Victims of rape and other torture win against unlawful detention and removal

An important report by the Chief Inspector of Prisons into healthcare at Yarl’s Wood Immigration Removal Centre was published [yesterday – November 2006]. It focused on “the support and treatment of detainees with mental and traumatic stress disorders, and on issues raised by the medical case management of two female detainees (Ms A and Ms B).” The detained women were two of nearly 300 rape survivors in Yarl’s Wood Removal Centre who have contacted Black Women’s Rape Action Project (BWRAP) and Women Against Rape (WAR) since June 2005. With other organizations, BWRAP and WAR provided intensive support to the two women and others who went on hunger strike with them to protest at conditions in detention and the threat of deportation. Like Ms A and Ms B, many vulnerable women in Yarl’s Wood and other detention centres are being left without legal representation, medical or any other kind of help.

Legal Action for Women’s A “Bleak House” in Our Times, An investigation into women’s rights violations at Yarl’s Wood Removal Centre[1], to which we contributed, found that over 70% of the women detained in Yarl’s Wood were rape victims. Few are able to get specialist help for the rape they suffered and their ongoing detention, in some cases for over a year, contravenes Home Office and United Nations High Commission on Refugees guidelines that victims of torture should not be detained or fast-tracked*.

Yet, two recent victories show that women can overcome enormous obstacles and win recognition of persecution they suffered.

Ms N a rape survivor from Uganda won full refugee status. On two occasions BWRAP’s last minute interventions prevented her deportation. Ms N was imprisoned, raped and tortured in Uganda because of her political activities and fled after government soldiers murdered her husband in front of her and her children. She claimed asylum in August 2003 but was refused, despite compelling photographic evidence of her political activities. As a result of negligent legal representation, the Home Office decision was never appealed. Ms N was arrested and detained in July 2004; over seven months pregnant, she was denied daily medication and held in a filthy and unhygienic cell. As her removal date approached, three doctors signed her fit to travel despite high blood pressure and increasingly severe stomach pains. At Heathrow she suffered a barrage of racist comments from immigration officials.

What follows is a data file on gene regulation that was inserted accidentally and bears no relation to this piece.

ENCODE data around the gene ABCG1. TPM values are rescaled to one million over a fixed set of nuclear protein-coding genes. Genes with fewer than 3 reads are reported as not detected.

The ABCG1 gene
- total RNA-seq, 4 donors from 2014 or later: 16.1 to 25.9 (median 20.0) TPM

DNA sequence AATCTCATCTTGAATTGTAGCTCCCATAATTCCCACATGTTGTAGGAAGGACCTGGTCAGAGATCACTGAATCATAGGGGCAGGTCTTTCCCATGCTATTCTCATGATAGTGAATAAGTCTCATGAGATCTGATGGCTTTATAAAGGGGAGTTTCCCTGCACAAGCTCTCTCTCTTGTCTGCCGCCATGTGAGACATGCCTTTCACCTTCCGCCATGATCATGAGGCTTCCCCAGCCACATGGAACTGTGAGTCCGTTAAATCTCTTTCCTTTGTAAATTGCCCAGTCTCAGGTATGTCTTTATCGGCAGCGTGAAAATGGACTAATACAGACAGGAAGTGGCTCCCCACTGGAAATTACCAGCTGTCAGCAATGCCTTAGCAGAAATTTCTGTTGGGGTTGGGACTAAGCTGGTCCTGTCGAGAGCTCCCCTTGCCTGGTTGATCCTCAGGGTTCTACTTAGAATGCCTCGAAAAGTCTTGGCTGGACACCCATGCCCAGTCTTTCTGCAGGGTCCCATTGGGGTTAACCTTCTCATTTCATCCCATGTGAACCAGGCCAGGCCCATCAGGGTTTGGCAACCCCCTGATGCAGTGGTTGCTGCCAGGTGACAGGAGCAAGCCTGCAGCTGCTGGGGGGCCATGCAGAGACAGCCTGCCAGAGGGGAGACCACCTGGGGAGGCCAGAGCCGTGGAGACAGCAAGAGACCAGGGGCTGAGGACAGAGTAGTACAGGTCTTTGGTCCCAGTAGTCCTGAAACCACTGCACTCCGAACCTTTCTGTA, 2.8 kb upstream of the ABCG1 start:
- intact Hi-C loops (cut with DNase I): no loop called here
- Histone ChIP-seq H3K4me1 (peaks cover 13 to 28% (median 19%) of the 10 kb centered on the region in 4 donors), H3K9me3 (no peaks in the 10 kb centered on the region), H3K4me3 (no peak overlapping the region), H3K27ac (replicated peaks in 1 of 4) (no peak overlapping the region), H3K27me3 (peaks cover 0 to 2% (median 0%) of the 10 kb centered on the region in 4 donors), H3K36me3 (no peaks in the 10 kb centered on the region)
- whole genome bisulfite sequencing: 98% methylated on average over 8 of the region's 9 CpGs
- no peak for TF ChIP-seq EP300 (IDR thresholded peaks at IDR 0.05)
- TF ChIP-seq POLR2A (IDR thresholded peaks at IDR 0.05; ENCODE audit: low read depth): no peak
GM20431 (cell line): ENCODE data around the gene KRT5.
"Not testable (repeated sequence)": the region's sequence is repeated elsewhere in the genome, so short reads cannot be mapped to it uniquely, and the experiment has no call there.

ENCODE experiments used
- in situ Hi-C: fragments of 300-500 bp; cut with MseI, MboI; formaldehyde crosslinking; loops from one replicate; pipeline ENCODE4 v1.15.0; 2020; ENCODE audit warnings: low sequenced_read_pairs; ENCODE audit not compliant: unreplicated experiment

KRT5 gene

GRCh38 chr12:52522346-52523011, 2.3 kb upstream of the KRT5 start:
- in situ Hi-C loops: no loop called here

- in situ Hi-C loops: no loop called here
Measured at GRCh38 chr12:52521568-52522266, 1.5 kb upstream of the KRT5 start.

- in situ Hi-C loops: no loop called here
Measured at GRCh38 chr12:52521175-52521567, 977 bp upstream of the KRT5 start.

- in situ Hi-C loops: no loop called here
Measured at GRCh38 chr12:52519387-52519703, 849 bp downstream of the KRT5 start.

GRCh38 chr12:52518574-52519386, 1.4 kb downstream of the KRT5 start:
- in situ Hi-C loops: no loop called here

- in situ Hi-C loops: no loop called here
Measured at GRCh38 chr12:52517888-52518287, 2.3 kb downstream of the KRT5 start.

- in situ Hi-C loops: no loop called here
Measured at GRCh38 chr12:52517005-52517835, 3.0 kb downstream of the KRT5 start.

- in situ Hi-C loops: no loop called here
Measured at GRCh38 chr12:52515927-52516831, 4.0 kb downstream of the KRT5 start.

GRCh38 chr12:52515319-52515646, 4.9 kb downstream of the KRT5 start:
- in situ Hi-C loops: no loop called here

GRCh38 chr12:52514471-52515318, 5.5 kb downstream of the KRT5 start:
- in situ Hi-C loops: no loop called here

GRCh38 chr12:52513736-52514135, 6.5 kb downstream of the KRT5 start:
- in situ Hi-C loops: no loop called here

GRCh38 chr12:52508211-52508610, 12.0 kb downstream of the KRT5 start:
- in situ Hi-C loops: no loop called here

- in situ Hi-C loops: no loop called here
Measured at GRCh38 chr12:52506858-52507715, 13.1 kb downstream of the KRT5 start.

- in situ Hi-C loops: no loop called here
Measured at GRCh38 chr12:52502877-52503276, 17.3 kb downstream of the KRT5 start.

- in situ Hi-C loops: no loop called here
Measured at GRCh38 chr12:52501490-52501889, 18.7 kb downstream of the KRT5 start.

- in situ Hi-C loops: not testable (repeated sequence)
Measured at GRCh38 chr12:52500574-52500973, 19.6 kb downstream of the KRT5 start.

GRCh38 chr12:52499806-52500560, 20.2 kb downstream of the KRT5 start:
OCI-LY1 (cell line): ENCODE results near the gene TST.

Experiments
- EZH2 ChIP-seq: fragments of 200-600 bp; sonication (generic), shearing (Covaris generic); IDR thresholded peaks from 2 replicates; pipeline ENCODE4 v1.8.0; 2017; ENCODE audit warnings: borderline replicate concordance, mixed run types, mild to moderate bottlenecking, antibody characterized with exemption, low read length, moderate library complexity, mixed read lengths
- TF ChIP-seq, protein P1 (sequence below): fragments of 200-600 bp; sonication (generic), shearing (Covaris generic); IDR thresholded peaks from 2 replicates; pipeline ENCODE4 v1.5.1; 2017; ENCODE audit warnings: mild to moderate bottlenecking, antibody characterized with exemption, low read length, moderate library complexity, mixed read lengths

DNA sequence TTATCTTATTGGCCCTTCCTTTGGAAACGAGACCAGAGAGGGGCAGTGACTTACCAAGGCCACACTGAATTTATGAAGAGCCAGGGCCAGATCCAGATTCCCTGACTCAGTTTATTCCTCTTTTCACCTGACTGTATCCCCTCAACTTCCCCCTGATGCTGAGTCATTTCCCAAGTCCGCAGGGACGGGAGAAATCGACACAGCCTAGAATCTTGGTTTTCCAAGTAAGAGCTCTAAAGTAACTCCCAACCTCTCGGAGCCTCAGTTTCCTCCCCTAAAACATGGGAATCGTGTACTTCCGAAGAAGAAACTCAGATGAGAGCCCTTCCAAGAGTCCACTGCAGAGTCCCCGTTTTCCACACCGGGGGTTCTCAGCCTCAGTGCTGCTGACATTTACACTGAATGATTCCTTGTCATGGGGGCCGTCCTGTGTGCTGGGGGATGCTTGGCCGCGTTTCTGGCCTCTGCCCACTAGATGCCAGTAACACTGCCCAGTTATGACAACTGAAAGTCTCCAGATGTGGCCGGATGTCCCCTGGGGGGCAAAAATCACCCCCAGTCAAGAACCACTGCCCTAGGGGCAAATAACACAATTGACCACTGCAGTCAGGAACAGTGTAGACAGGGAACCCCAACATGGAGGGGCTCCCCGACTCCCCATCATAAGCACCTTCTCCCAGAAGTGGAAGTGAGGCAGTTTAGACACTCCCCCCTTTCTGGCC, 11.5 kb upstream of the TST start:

BWRAP mobilized support over a weekend from maternity and other medical professionals, journalists and Heathrow MP John McDonnell. Twenty minutes before the flight was due to leave Ms N was removed from the plane and released. Later when Ms N’s daughter, who was born with a hole in the heart, was five months old, both were detained again in Yarl’s Wood for almost a week. Last week Ms N was granted full refugee status. Submissions from BWRAP confirming the trauma Ms N suffers from, other expert reports, and information on the torture suffered by other women who had been sent back to Uganda, were key to her winning her case. Ms N, an active member of the All African Women’s Group based at the Crossroads Women’s Centre, is available for interview.

Ms P, a rape survivor was detained on the fast-track* in Yarl’s Wood Removal Centre in contravention of HO and UNHCR guidelines which specify that torture victims and other people should not be detained. Ms P is from Togo and was detained and raped because of her political activities opposing the government during the 2005 election. Yet despite being a victim of torture she was detained for several months as soon as she arrived in the UK. WAR documented how her ill-treatment in detention compounded the trauma she suffered, and the Home Office was forced to concede that she was unlawfully detained.

Despite this victory the government is planning an extension of the fast track system and further cuts to legal aid which will destroy any chance of people claiming asylum putting evidence of the persecution they suffered before the authorities and receiving protection.

* Under the fast-track system, people who claim asylum are detained at the beginning of their case on the basis that the case is “straightforward” and capable of being decided quickly (usually within a few days). Few rape victims are able to properly explain or even speak at all about what happened to them in this time. There is no time for expert medical or country reports or even proper preparation of the legal case. As a result hundreds of women who have suffered rape and terrible abuse are being sent back to possible death or further torture.

[1] published December 2005

7 October 2006Tags: